Chocolate: Deadly For Dogs!

With Easter just around the corner I thought now was a good time to remind you all about how dangerous chocolate is for dog’s. Chances are you have heard that chocolate can kill dog’s and it’s not just an old wives tale, it is a fact! But why is chocolate so dangerous for dog’s?

A dog that eats chocolate suffering chocolate toxicity and feeling very unwell.

What makes chocolate dangerous for dogs?

There are two dangerous compounds in chocolate that are toxic to dog’s and other pets. These are Theobromine and Caffeine, they are both members of the drug class Methylxanines. Theobromine is the most dangerous compound and is found in the cocoa beans that are used to make chocolate. It is easily metabolised by humans but dog’s process it more slowly and it can build up in their system to toxic levels.

How much chocolate is dangerous?

The severity of the chocolate poisoning will depend on the type of chocolate eaten, the amount eaten and the size/weight of the dog. The higher the cocoa content of the chocolate the more dangerous it is. Therefore cocoa powder and cooking chocolate are more dangerous than milk chocolate. A lethal dose of theobromine is said to be between 100-150mg per kilogram of body weight. Dangerous symptoms can occur with just 60mg per kilogram. ABC Science states that in 100 grams of milk chocolate there is 154mg of theobromine. In 100g of semisweet (dark chocolate) there is 528mg of theobromine. In 100g of cooking chocolate there is 1,365mg of theobromine. For an average dog of 20-25kg a dog they would only need to consume about 1.5 kg of milk chocolate, 400 gm of dark chocolate, or 140 gm of cooking chocolate for it to be fatal.

Symptoms of chocolate poisoning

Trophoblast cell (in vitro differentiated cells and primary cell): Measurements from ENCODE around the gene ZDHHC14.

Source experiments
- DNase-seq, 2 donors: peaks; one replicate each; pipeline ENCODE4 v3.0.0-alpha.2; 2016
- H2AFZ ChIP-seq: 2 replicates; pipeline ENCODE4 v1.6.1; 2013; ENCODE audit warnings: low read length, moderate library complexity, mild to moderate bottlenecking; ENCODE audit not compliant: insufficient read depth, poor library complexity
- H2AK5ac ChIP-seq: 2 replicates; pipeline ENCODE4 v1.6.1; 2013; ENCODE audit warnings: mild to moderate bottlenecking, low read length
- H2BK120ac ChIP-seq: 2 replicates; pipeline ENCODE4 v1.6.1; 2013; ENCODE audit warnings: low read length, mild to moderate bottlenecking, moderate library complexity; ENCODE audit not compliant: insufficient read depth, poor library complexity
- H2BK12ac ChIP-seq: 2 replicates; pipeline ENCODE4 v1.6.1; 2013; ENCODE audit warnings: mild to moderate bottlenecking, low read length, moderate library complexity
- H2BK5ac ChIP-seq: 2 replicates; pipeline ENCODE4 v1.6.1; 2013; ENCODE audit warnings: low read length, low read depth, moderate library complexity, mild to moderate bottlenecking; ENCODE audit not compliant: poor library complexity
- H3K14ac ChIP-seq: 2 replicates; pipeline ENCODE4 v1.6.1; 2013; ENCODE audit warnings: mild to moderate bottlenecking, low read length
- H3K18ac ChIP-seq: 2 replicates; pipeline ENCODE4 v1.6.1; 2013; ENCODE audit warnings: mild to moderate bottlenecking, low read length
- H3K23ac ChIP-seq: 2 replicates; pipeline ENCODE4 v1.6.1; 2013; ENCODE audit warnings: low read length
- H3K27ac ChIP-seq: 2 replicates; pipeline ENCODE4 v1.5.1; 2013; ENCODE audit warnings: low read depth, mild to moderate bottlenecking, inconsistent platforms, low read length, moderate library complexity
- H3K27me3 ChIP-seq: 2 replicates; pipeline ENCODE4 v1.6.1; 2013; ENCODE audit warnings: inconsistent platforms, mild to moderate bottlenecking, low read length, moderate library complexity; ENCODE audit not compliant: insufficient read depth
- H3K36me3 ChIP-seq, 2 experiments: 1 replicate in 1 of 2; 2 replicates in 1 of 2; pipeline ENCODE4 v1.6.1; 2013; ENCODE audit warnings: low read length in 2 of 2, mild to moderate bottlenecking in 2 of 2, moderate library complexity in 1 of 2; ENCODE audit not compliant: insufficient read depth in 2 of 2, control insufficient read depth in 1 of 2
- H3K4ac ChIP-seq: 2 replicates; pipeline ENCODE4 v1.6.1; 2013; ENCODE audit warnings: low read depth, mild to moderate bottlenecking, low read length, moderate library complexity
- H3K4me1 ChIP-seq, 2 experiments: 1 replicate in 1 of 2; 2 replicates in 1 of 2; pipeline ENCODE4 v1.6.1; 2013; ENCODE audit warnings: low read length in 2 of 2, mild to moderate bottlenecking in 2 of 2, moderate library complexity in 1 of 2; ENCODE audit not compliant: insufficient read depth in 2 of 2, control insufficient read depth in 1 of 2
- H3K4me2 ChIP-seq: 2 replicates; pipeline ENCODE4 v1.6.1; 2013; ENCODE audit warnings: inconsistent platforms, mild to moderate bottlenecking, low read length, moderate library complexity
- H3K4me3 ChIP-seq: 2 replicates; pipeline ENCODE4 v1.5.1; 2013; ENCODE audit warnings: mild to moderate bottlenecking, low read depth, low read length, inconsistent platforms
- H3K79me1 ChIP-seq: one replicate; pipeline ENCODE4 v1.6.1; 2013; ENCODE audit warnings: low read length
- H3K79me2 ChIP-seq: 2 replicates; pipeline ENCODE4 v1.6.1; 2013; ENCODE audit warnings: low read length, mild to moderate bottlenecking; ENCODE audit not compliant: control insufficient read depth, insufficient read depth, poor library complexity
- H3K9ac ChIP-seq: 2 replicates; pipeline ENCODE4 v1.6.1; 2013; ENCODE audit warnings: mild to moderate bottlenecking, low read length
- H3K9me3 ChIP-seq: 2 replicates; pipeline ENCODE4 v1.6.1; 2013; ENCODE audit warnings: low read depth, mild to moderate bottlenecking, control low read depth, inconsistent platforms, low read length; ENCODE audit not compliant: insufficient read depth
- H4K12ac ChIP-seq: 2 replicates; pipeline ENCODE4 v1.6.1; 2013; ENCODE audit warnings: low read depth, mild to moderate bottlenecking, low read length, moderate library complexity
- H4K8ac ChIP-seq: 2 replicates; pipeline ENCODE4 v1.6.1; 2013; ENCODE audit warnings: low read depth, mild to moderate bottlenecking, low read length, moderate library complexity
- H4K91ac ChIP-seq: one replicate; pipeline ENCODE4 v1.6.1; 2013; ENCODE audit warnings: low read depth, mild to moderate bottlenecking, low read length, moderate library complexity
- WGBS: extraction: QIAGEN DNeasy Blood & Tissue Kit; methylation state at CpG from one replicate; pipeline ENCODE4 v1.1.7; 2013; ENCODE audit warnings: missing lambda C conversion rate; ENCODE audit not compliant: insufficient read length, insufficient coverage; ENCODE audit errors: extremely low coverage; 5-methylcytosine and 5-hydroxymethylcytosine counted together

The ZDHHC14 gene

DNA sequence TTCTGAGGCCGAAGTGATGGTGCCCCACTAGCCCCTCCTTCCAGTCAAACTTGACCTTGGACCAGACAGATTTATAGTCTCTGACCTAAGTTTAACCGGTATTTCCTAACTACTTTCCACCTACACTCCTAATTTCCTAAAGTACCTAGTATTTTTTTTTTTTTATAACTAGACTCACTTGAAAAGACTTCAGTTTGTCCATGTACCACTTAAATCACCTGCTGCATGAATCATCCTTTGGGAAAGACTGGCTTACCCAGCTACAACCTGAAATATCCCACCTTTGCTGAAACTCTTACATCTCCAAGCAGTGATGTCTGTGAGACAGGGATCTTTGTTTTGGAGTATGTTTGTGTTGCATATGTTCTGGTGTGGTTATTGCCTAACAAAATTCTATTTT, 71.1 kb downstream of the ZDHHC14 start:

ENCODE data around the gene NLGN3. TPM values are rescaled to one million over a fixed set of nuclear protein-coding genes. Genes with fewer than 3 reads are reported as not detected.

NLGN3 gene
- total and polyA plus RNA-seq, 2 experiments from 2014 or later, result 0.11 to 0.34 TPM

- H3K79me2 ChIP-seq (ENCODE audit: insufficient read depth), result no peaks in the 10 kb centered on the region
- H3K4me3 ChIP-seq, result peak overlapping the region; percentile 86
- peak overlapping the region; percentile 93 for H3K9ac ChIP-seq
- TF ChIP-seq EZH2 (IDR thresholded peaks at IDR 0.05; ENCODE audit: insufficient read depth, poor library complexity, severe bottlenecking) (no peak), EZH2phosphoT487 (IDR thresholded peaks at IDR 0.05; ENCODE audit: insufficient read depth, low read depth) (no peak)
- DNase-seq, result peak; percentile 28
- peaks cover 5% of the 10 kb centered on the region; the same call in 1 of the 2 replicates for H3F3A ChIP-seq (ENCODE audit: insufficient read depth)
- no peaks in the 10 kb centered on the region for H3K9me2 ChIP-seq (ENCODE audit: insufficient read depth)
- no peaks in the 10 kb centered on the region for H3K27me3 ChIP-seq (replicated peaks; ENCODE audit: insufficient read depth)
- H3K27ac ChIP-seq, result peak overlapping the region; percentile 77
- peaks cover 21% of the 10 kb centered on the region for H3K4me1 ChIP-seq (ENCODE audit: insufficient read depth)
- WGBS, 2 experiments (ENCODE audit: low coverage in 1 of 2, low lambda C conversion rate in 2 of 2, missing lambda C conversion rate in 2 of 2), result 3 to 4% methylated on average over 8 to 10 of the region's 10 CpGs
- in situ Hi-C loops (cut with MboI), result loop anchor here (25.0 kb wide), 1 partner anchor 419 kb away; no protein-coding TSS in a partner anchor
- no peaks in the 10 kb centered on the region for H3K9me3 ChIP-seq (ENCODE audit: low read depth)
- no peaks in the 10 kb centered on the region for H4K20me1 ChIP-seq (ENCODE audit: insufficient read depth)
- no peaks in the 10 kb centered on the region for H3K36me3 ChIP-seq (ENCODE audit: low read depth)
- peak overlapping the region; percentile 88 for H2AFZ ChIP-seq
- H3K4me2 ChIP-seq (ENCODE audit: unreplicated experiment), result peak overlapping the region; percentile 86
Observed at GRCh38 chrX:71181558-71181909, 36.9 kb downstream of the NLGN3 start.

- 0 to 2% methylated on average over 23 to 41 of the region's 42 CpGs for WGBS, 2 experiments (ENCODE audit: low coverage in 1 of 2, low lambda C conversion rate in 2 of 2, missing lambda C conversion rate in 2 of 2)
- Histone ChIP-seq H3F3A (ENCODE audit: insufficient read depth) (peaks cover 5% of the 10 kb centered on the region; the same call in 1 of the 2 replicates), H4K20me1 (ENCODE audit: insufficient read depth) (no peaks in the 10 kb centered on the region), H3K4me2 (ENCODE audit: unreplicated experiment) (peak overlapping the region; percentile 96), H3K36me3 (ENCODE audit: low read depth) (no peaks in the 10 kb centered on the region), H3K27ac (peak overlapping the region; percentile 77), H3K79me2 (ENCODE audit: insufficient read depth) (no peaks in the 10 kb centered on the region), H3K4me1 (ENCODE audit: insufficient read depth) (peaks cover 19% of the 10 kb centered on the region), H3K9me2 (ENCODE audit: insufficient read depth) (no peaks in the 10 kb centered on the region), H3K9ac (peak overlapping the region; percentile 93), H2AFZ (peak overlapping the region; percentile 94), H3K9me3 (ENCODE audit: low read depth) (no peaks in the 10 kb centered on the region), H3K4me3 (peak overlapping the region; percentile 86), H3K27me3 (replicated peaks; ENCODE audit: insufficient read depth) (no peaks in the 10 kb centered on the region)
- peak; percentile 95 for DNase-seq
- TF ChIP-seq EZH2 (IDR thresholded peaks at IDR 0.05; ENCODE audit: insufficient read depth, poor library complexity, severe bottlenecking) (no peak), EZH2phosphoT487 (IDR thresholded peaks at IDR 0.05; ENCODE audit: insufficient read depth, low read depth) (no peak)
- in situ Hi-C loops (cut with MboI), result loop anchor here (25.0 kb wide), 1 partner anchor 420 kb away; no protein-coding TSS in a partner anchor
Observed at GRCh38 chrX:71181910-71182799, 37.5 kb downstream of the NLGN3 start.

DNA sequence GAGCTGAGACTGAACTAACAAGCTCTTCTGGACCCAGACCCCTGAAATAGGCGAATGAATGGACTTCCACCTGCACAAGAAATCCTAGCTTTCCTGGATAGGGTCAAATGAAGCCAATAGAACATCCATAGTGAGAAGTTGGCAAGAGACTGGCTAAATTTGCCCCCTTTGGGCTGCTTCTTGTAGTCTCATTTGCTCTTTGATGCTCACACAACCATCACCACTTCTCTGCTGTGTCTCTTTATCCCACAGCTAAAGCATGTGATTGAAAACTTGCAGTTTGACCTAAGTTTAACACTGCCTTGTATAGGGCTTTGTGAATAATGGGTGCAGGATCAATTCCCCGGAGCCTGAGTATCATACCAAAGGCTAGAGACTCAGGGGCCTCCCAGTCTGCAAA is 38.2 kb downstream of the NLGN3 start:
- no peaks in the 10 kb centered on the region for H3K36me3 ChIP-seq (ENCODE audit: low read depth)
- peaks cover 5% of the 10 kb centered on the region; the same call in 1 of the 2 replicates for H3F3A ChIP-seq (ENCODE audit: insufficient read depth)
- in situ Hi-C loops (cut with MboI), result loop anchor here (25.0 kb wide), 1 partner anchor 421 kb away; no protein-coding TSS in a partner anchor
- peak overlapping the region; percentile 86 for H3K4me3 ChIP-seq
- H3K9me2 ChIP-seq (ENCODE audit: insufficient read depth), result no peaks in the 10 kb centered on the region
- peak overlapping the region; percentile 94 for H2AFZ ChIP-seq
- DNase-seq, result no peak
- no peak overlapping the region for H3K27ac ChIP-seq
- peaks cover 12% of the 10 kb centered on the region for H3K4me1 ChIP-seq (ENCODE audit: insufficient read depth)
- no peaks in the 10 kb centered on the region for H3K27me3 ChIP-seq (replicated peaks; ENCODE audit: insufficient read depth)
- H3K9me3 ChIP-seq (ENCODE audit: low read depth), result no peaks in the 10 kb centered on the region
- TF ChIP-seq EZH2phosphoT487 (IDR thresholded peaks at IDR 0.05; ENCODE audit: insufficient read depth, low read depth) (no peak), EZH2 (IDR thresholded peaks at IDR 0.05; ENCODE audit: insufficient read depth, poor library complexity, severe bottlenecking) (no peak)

Symptoms of chocolate toxicity in dogs can start anywhere from 4 – 24 hours after ingestion and last for upwards of 72 hours. Signs that your dog may be suffering from chocolate toxicity include;

  • Restlessness
  • Excitement
  • Hyperactivity
  • Nervousness
  • Vomiting
  • Diarrhoea
  • Trembling
  • Increased drinking
  • Increased urination
  • Elevated heart rate
  • Muscle tremors
  • Seizures
  • Possible death

If a dog eats chocolate there is a high chance that they have eaten the packaging as well. The foil or paper wrapping can also cause issues such as a blockage or perforation in the stomach or intestines. These conditions may take a few days to develop so keep an eye out for symptoms such as abdominal pain, trouble passing faeces, depression and decreased appetite.

Treatment for chocolate poisoning

The treatment for chocolate poisoning usually involves inducing vomiting if caught in the early stages. This is to try and reduce the amount of theobromine that is able to be absorbed. Activated charcoal may also be fed into the stomach to reduce the absorption. IV fluids may be administered as supportive therapy. The dog will usually be monitored closely for at least 24-48 hours for any changes in heart rate, respiratory rate or seizures.

If you ever know or suspect that your dog has ingested chocolate you should contact your veterinarian immediately. Even if they have only consumed a small amount of chocolate it is always best to contact your vet for advice as initially your dog may seem fine but their condition can deteriorate rapidly.